Understanding and achieving immunity to cancer does not fit neatly into the self/nonself paradigm because cancer is not an exogenous pathogen, but rather arises from normal host cells. In this regard, cancer antigens recognized by the human immune system are self or mutated self molecules (2
). Explaining the genetic basis for the pathogenesis of cancer is necessary to understanding the difficulties that the immune system has in recognizing cancer cells.
Protooncogenes and tumor suppressor genes are normal cellular genes that control crucial cell functions, particularly growth and survival (3
). Mutations in these genes lead to the emergence of cancer. In addition, loss of expression of tumor suppressor genes contributes to malignant transformation through major deletions in their genetic sequences or silencing by methylation of nucleotides in promoter regions that control gene expression. These deleted or silent genes are incapable of producing antigenic targets for the immune system, but mutated protooncogenes, tumor suppressor genes, or other self genes might generate mutant protein products that could serve as suitable antigens.
An accumulation of genetic alterations in protooncogenes and tumor suppressor genes leads to profound changes in normal cells, including immortality, a block in terminal differentiation, an ability to invade normal tissues and recruit new blood vessels, and the potential to metastasize to distant organs (3
). However, because the immune system is trained not to respond to self molecules (in order to avoid autoimmunity), antigenic changes in malignant cells that are created by individual mutations can be rather subtle from the standpoint of the immune system — cancer cells still utilize essentially the same cellular molecules as healthy cells to regulate growth and survival (3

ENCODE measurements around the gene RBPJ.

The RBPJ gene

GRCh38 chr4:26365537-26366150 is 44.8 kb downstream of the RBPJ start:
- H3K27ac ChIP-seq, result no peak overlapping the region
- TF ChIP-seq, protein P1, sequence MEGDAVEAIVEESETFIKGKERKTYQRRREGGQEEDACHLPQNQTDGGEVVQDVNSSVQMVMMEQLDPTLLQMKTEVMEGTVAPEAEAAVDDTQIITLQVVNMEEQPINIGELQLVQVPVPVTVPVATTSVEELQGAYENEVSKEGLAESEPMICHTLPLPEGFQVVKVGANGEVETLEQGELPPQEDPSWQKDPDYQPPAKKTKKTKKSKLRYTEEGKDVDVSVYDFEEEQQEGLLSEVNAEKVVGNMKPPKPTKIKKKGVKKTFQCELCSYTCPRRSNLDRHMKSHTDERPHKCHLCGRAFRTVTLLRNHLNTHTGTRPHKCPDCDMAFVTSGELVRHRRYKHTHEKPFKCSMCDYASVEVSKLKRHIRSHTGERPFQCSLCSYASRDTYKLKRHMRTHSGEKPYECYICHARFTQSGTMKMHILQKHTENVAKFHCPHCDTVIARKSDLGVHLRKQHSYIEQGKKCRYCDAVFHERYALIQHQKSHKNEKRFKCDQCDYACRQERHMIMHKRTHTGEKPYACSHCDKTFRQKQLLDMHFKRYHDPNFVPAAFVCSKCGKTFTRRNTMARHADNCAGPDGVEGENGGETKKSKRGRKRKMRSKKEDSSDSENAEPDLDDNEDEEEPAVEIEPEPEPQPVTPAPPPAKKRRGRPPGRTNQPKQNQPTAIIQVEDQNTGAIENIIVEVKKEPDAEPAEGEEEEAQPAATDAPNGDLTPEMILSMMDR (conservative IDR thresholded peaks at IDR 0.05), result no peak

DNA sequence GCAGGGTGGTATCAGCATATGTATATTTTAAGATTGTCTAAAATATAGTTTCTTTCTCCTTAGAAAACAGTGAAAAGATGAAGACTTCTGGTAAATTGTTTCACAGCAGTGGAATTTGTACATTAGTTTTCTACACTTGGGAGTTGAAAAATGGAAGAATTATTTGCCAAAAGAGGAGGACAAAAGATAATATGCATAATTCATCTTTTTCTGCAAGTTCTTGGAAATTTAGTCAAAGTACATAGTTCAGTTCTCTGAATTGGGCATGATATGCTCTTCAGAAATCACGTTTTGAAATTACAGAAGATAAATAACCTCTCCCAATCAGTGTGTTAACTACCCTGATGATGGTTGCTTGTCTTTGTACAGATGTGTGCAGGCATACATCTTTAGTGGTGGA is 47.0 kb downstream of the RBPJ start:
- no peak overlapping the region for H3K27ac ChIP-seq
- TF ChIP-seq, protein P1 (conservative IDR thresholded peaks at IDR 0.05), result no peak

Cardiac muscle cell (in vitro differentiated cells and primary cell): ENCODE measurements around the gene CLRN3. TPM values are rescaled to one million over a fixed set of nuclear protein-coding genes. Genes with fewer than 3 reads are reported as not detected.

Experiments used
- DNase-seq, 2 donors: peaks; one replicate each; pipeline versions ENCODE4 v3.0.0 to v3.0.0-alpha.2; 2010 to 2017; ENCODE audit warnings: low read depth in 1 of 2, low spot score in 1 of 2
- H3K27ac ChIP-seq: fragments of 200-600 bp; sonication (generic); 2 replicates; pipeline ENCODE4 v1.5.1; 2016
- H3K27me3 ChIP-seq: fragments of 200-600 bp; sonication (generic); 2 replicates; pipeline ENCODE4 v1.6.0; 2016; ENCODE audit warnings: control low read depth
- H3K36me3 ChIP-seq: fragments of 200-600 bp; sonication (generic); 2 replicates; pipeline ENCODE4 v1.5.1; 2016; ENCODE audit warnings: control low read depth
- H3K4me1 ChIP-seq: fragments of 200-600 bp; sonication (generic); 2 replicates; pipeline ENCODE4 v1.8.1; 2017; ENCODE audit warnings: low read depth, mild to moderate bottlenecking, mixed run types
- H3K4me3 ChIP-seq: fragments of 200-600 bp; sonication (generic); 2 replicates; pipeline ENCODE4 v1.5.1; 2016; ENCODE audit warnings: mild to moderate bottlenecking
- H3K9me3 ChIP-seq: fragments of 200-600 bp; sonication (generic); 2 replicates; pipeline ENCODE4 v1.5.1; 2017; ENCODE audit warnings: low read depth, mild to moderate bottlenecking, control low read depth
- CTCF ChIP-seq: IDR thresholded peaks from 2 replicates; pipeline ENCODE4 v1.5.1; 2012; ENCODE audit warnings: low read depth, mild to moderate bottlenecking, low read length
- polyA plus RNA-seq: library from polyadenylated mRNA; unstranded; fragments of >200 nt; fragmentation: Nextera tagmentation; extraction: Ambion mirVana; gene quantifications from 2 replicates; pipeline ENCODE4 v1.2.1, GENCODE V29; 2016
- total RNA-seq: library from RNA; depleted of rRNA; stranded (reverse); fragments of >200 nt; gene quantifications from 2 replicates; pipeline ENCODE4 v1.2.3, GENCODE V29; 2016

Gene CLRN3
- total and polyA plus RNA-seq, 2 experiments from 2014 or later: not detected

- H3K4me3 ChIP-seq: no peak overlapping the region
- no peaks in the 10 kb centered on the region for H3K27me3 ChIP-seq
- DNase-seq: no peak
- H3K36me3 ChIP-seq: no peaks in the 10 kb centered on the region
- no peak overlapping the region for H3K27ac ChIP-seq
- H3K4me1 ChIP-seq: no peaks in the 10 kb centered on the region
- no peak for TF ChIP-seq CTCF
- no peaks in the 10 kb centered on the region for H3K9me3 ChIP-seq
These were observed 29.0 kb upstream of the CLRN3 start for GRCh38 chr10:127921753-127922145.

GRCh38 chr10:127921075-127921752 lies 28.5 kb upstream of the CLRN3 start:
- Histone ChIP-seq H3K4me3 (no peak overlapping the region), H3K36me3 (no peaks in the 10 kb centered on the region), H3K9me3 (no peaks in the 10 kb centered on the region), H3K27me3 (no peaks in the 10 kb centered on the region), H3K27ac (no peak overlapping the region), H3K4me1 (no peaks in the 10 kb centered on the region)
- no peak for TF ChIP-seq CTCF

). Perhaps mutations in self proteins can be viewed as generating nonself proteins, comparable to foreign proteins from pathogens or other species. This argument has been used as the basis for conducting experiments in mice for the study of tumor immunity using tumors expressing viral or chicken proteins.
T cells, which are immune cells crucial for rejecting tumors, use their TCRs to recognize short antigenic peptides bound to MHC-I and -II molecules on the surface of host APCs. Naive T cells that have never been activated by antigen are initially triggered by TCR recognition of specific peptide/MHC complexes presented by dendritic cells, which are specialized, professional APCs that provide additional potent costimulatory signals for T cell activation. Dendritic cells capture exogenous antigens from pathogens as well as from host cells. The ability of dendritic cells to take up and present antigens is the basis for vaccination’s ability to produce T cell immunity. Activated T cells can go on to destroy antigen-positive host cells, e.g., cells infected with pathogens or cancer cells. Host cells, including cancer cells, can serve as targets for previously activated T cells through the processing and presentation of antigenic peptides. However, nonprofessional APCs, including most cancer cells, which lack costimulatory molecules, are ill-equipped to initiate immune responses from naive T cells.